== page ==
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Why small words take on such big meaning in the context of disability insurance

Why small words take on such big meaning in the context of disability insurance

When a person makes the brave decision to start his or her own business, it can prove to be equal parts exhilarating and excruciating. Here, the exhilaration comes from finally breaking free of an unfulfilling occupation and realizing a lifelong dream.

The excruciation, on the other hand, comes from the process of getting the new enterprise up and running, and the accompanying need to make a host of critical decisions on perhaps unfamiliar issues. For example, if an individual is planning to launch a sole proprietorship, meaning they will serve as both the sole owner and operator, they’ll have to make decisions about benefits that they once received from their former employer, including disability insurance.

Rather than just selecting any coverage, however, it’s imperative for people in this scenario to carefully research the language of any prospective disability policy so that they know exactly they’ll be getting in the event the unimaginable transpires.

Indeed, they’ll want to know whether the coverage under consideration is an “own occupation” policy or an “any occupation” policy.

Own occupation policies

Under the terms of an own occupation policy, a person is considered disabled whenever he or she is unable to perform the daily activities of their chosen profession.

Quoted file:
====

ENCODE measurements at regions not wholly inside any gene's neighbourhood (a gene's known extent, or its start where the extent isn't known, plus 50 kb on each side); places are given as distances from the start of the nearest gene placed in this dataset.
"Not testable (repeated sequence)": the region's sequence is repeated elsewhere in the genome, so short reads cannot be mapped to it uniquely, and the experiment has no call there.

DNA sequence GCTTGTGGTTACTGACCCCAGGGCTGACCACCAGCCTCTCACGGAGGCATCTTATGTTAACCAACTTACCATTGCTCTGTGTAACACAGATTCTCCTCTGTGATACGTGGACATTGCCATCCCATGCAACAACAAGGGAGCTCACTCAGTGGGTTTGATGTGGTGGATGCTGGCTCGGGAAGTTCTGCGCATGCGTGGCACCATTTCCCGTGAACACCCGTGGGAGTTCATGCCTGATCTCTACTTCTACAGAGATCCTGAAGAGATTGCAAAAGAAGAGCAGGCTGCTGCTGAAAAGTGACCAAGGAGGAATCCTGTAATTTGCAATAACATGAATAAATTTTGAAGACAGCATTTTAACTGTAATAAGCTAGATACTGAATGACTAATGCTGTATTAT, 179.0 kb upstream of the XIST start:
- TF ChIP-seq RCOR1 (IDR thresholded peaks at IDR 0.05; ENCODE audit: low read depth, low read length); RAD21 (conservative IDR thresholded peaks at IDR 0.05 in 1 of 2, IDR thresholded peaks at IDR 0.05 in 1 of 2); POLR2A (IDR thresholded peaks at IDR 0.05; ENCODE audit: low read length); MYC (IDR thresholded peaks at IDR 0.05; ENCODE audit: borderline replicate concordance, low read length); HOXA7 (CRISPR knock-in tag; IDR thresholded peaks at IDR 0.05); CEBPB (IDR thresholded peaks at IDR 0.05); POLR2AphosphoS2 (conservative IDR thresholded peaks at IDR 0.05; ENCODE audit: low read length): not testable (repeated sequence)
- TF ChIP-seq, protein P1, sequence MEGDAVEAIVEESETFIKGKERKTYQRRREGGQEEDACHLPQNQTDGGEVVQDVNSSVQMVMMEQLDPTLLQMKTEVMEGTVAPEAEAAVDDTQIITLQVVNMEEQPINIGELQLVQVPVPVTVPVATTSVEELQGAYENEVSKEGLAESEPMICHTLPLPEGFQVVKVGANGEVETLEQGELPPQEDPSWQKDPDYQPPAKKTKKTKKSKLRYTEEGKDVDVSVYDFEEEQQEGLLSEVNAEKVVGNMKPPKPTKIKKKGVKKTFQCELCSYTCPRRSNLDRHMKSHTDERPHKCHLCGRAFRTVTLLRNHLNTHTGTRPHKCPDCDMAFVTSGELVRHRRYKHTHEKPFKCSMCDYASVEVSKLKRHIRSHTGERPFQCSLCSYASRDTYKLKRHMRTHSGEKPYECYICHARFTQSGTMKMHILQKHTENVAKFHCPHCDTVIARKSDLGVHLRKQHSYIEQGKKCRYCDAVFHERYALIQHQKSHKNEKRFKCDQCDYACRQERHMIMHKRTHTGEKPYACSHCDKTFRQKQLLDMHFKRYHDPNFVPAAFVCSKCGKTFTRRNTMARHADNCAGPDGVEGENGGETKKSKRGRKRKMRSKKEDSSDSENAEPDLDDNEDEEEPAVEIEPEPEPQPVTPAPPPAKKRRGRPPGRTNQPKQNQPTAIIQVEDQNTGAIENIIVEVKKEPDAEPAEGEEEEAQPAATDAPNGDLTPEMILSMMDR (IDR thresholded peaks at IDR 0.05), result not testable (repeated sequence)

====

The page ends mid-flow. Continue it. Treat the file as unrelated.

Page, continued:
For example, if the insured individual is an orthodontist who suffers a serious finger injury leaving them unable to fix dental irregularities, they will qualify for disability payments — regardless of their ability to perform other types of work.

Any occupation policies

Under the terms of an any occupation policy, a person is considered disabled whenever he or she is unable to perform the daily activities of their chosen profession, and there are no other suitable employment opportunities.

For example, if the insured individual is a package handler who suffers a serious hand injury leaving them unable to perform their everyday duties, they will only qualify for disability payments if left unable to perform virtually any other type of work from store greeter to security guard, to name only a few.

We’ll continue examining differences between these two types of disability policies in our next post, and the factors considered by an insurer concerning each.

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